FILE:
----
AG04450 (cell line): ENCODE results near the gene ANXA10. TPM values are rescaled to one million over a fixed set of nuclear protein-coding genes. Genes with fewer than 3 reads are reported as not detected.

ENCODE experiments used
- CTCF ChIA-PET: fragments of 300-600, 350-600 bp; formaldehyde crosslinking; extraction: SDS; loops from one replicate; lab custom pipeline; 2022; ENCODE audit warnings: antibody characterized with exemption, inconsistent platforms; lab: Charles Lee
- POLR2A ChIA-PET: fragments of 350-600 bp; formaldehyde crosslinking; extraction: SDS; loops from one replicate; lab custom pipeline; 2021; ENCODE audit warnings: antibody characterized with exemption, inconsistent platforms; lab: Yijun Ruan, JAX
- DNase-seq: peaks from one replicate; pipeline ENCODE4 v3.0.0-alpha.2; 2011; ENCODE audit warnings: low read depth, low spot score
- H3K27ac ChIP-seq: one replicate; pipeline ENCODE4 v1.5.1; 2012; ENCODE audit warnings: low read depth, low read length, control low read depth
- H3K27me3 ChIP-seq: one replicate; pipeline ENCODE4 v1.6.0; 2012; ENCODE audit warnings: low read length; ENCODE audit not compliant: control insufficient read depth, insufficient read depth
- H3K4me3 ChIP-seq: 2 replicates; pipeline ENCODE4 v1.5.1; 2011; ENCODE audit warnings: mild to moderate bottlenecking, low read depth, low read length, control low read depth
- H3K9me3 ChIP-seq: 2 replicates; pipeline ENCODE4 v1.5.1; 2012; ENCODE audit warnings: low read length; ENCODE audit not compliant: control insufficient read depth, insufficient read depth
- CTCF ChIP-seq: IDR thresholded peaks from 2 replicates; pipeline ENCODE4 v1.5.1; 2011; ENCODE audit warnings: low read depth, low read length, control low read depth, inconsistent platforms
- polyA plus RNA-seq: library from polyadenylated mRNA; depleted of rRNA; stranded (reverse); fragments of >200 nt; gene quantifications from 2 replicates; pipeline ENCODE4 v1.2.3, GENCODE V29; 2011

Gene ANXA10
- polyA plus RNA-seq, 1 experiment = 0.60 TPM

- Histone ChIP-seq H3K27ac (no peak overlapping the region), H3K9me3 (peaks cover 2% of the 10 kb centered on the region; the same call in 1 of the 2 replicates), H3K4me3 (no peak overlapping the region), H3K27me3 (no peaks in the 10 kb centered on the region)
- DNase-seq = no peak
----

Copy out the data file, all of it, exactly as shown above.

AG04450 (cell line): ENCODE results near the gene ANXA10. TPM values are rescaled to one million over a fixed set of nuclear protein-coding genes. Genes with fewer than 3 reads are reported as not detected.

ENCODE experiments used
- CTCF ChIA-PET: fragments of 300-600, 350-600 bp; formaldehyde crosslinking; extraction: SDS; loops from one replicate; lab custom pipeline; 2022; ENCODE audit warnings: antibody characterized with exemption, inconsistent platforms; lab: Charles Lee
- POLR2A ChIA-PET: fragments of 350-600 bp; formaldehyde crosslinking; extraction: SDS; loops from one replicate; lab custom pipeline; 2021; ENCODE audit warnings: antibody characterized with exemption, inconsistent platforms; lab: Yijun Ruan, JAX
- DNase-seq: peaks from one replicate; pipeline ENCODE4 v3.0.0-alpha.2; 2011; ENCODE audit warnings: low read depth, low spot score
- H3K27ac ChIP-seq: one replicate; pipeline ENCODE4 v1.5.1; 2012; ENCODE audit warnings: low read depth, low read length, control low read depth
- H3K27me3 ChIP-seq: one replicate; pipeline ENCODE4 v1.6.0; 2012; ENCODE audit warnings: low read length; ENCODE audit not compliant: control insufficient read depth, insufficient read depth
- H3K4me3 ChIP-seq: 2 replicates; pipeline ENCODE4 v1.5.1; 2011; ENCODE audit warnings: mild to moderate bottlenecking, low read depth, low read length, control low read depth
- H3K9me3 ChIP-seq: 2 replicates; pipeline ENCODE4 v1.5.1; 2012; ENCODE audit warnings: low read length; ENCODE audit not compliant: control insufficient read depth, insufficient read depth
- CTCF ChIP-seq: IDR thresholded peaks from 2 replicates; pipeline ENCODE4 v1.5.1; 2011; ENCODE audit warnings: low read depth, low read length, control low read depth, inconsistent platforms
- polyA plus RNA-seq: library from polyadenylated mRNA; depleted of rRNA; stranded (reverse); fragments of >200 nt; gene quantifications from 2 replicates; pipeline ENCODE4 v1.2.3, GENCODE V29; 2011

Gene ANXA10
- polyA plus RNA-seq, 1 experiment = 0.60 TPM

- Histone ChIP-seq H3K27ac (no peak overlapping the region), H3K9me3 (peaks cover 2% of the 10 kb centered on the region; the same call in 1 of the 2 replicates), H3K4me3 (no peak overlapping the region), H3K27me3 (no peaks in the 10 kb centered on the region)
- DNase-seq = no peak